Tarsal Tunnel Syndrome is a compression neuropathy caused by the compression of the posterior tibial nerve within the tarsal tunnel. It is similar to the compression of the medial nerve of the wrist which causes carpal tunnel syndrome. Tarsal Tunnel Syndrome is the most common compression neuropathy in the ankle and foot. The tarsal tunnel is a fibro-osseous tunnel posterior and inferior to the medial malleolus (Figure 1). The tunnel is covered by the flexor retinaculum, which protects the structures contained within the tunnel. The flexor retinaculum is a thick ligament that runs between the medial malleolus and the calcaneus. The structures which pass through the tunnel include the Tibialis posterior, the flexor digitorum longus, the posterior tibial artery, the tibial nerve, and the flexor Hallucis longus. The mnemonic device used to remember these structures is “Tom, Dick, and Harry” (Figure 2).
Thickening of the flexor retinaculum may cause compression of the posterior tibial nerve. 80% of the cases are associated with a specific cause. The causes are many and include: Space occupying lesions such as a Lipoma or ganglia, varicose veins, muscle anomalies, history of trauma, tenosynovitis, rheumatoid arthritis, diabetes, and foot malalignments.
Symptoms of Tarsal Tunnel syndrome include: burning pain, numbness, tingling, and an electric shock sensation which will typically occur around the ankle or at the bottom of the foot (the plantar aspect of the foot). Additionally, there may be swelling around the ankle and foot (Figure 3). Symptoms will worsen with activity—such as walking, standing, or running and be relieved with rest and elevation. Pain associated with tarsal tunnel syndrome may be worse at night.
During the physical exam, you will find the patient has a positive compression test and a positive Tinel’s sign. Tapping on the nerve posterior to the medial malleolus causes radiating pain into the medial side of the ankle and possibly to the foot. Pressure within the tarsal tunnel increases with ankle dorsiflexion and foot eversion—this may reproduce the symptoms. Pain associated with tarsal tunnel syndrome radiates proximally and distally. Tarsal tunnel syndrome may be present as part of the heel pain triad which occurs in adults. The heel pain triad includes tarsal tunnel syndrome, plantar fasciitis, and acquired flat foot deformity. A flat foot deformity will increase tension of the nerve (Figure 4).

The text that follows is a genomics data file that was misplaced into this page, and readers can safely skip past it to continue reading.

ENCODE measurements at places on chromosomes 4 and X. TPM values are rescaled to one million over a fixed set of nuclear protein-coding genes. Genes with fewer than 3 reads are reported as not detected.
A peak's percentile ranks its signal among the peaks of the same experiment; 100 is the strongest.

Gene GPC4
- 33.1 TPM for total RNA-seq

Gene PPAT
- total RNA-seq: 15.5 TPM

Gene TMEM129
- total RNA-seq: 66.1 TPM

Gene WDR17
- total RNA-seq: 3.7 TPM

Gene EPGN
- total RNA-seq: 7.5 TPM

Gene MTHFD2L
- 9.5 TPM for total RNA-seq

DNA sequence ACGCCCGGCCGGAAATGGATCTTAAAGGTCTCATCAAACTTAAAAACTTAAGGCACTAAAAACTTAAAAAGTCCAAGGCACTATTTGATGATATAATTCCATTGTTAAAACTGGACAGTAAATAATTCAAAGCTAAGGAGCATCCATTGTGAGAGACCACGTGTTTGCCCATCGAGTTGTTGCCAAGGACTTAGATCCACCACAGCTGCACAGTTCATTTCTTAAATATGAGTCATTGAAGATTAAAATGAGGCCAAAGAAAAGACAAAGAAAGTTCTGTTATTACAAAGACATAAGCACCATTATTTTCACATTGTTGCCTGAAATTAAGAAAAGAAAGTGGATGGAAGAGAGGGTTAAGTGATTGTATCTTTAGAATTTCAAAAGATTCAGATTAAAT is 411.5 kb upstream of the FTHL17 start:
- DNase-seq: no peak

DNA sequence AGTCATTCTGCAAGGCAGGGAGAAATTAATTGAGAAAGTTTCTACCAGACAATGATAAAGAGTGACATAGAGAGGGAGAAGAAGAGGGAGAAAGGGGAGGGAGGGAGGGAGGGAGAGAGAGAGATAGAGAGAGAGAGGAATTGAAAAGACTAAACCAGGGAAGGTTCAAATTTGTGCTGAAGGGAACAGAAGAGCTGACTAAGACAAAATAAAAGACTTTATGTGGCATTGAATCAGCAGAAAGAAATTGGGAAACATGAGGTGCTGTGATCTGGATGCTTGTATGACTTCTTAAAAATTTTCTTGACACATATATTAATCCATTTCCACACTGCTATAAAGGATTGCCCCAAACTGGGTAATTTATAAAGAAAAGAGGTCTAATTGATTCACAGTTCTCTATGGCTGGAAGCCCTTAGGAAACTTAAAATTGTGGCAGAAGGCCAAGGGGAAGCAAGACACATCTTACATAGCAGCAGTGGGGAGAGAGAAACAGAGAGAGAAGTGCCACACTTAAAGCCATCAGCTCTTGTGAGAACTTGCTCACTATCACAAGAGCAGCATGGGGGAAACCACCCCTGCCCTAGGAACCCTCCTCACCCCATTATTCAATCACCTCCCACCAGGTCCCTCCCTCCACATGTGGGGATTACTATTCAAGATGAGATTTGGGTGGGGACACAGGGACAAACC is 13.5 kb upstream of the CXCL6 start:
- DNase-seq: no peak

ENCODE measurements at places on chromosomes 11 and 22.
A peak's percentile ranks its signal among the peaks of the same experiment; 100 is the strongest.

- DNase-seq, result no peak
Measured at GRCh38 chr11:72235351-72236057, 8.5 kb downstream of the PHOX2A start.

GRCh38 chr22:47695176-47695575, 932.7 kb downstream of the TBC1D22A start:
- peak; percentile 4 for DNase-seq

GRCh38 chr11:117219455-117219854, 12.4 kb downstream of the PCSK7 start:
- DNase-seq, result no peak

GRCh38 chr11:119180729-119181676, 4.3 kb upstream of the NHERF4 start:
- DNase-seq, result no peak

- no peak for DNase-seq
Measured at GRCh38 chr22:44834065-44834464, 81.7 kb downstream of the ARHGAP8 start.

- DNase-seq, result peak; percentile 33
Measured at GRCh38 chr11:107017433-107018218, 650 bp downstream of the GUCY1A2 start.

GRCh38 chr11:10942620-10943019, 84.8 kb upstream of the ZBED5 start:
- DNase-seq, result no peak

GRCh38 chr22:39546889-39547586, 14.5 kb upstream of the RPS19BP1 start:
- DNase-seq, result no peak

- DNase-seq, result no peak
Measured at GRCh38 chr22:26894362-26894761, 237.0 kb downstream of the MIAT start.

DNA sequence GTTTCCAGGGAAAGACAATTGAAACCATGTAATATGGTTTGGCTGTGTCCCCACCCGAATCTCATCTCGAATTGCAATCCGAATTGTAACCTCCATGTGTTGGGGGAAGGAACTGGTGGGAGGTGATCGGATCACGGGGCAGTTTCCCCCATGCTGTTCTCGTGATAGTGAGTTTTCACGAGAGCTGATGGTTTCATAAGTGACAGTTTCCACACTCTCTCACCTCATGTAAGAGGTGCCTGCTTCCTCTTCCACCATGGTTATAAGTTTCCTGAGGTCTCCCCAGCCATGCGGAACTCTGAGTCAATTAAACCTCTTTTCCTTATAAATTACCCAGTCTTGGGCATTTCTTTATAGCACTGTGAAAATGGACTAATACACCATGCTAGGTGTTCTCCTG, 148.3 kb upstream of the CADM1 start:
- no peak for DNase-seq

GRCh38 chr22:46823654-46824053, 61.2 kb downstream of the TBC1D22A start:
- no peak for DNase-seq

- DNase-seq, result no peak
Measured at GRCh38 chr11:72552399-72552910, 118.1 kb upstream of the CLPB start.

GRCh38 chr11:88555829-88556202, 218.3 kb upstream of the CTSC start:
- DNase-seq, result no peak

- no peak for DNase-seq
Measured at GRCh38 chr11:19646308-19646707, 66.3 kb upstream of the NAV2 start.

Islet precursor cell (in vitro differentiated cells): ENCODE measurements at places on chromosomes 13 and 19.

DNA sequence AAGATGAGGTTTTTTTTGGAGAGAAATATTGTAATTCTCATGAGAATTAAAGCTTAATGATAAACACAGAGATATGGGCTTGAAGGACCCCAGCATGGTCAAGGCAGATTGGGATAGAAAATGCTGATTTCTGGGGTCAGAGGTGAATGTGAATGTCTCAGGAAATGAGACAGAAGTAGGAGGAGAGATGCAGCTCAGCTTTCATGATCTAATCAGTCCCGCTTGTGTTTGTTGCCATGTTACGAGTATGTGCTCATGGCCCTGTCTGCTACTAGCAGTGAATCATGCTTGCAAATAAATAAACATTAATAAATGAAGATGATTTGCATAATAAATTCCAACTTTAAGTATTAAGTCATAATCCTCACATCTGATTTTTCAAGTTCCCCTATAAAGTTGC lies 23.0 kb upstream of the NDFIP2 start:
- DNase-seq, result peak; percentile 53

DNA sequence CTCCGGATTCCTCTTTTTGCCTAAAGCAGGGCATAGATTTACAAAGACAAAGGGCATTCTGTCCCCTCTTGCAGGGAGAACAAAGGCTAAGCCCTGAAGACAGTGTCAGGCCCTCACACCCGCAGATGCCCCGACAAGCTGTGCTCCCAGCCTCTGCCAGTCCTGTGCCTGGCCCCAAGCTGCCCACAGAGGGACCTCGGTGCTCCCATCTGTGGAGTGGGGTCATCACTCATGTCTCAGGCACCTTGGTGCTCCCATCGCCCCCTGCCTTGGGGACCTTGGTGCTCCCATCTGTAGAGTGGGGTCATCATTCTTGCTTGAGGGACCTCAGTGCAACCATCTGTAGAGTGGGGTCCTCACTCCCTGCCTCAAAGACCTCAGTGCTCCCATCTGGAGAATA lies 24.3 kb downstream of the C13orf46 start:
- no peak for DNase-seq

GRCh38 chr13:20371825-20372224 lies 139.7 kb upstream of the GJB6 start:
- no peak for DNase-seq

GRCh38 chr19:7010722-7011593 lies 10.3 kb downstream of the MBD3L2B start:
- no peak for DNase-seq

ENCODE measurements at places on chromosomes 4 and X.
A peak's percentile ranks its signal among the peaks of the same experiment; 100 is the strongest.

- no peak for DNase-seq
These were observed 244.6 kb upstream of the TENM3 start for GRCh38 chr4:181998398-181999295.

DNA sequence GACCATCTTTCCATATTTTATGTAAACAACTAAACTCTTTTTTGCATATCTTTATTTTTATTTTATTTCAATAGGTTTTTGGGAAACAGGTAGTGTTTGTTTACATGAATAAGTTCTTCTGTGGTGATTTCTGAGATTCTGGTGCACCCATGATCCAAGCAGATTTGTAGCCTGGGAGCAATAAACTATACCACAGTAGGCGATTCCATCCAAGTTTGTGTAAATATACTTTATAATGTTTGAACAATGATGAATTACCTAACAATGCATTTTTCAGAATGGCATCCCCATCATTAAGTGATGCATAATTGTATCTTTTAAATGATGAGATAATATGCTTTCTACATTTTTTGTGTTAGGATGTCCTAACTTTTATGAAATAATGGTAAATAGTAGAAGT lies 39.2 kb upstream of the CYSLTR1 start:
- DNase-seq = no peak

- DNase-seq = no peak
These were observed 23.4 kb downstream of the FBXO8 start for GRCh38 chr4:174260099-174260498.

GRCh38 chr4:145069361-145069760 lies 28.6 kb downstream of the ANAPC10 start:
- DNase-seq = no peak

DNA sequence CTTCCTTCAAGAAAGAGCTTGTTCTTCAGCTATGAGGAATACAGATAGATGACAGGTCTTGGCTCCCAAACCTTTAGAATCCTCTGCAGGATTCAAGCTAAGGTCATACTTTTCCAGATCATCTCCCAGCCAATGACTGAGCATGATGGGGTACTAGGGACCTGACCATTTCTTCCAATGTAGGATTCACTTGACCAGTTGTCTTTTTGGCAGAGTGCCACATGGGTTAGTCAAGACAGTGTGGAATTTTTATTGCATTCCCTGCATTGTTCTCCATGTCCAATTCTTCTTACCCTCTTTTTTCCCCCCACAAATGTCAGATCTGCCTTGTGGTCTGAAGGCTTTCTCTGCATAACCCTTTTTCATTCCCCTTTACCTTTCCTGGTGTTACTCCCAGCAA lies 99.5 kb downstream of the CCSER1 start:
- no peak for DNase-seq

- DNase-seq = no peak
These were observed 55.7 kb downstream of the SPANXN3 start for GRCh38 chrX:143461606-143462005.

An EMG or other nerve studies may be helpful. A combination of history, examination, EMG, and nerve studies can lead you to the diagnosis (history is the most useful examination, EMG is accurate in about 80-90% of the time). Sensory nerve conduction studies are more helpful than motor studies (EMG). Always rule out radiculopathy from irritation of the spinal nerve root or disc herniation. Radiographs and CT scans may show osseous impingement or a fracture of the talus. An MRI may show a space occupying lesion such as a ganglion cyst or lipoma.
Differential diagnosis includes Peripheral Neuropathy, which involves all the nerves of the foot—not just the tibial nerve. You will see that the sural nerve and saphenous nerve are also involved and there will be an absent ankle jerk.
Treatment for tarsal tunnel syndrome includes: Immobilization, anti-inflammatory medications, and steroid injections. The patient may have an orthotic with medial posting if the patient has a valgus hindfoot. A surgical release (Figure 5) of the tarsal tunnel will be performed if nonoperative treatment fails after a trial of 3-6 months. The surgeon will release the fascia proximal to the flexor retinaculum, the flexor retinaculum, and the tibial nerve will be located proximal to the tunnel and its three branches will be released. You will need to decompress the entire tunnel 5cm proximal to the flexor retinaculum and distally to the deep fascia of the abductor hallucis. Distal release of the Baxter’s nerve (Figure 6) is usually done if the patient has chronic plantar medial heel pain (heel pain is uncommon in tarsal tunnel). The Baxter’s nerve is decompressed by releasing the deep fascia of the Abductor Hallucis and removing any space occupying mass.
Best results will occur if symptoms have occurred for less than one year. A successful outcome occurs in about 50-90% of cases. The best results occur if the patient has a space occupying lesion with a positive physical examination and EMG findings. The suboptimal result can occur from inadequate release, traction neuritis, and repeat tarsal tunnel release. In these situations, the patient will not respond well to surgery (always rule out double crush syndrome). Revision surgery has a less successful outcome unless the patient had an inadequate release. Although carpal tunnel release surgery usually generates a positive result, a tarsal tunnel decompression may not produce a good long-term outcome.
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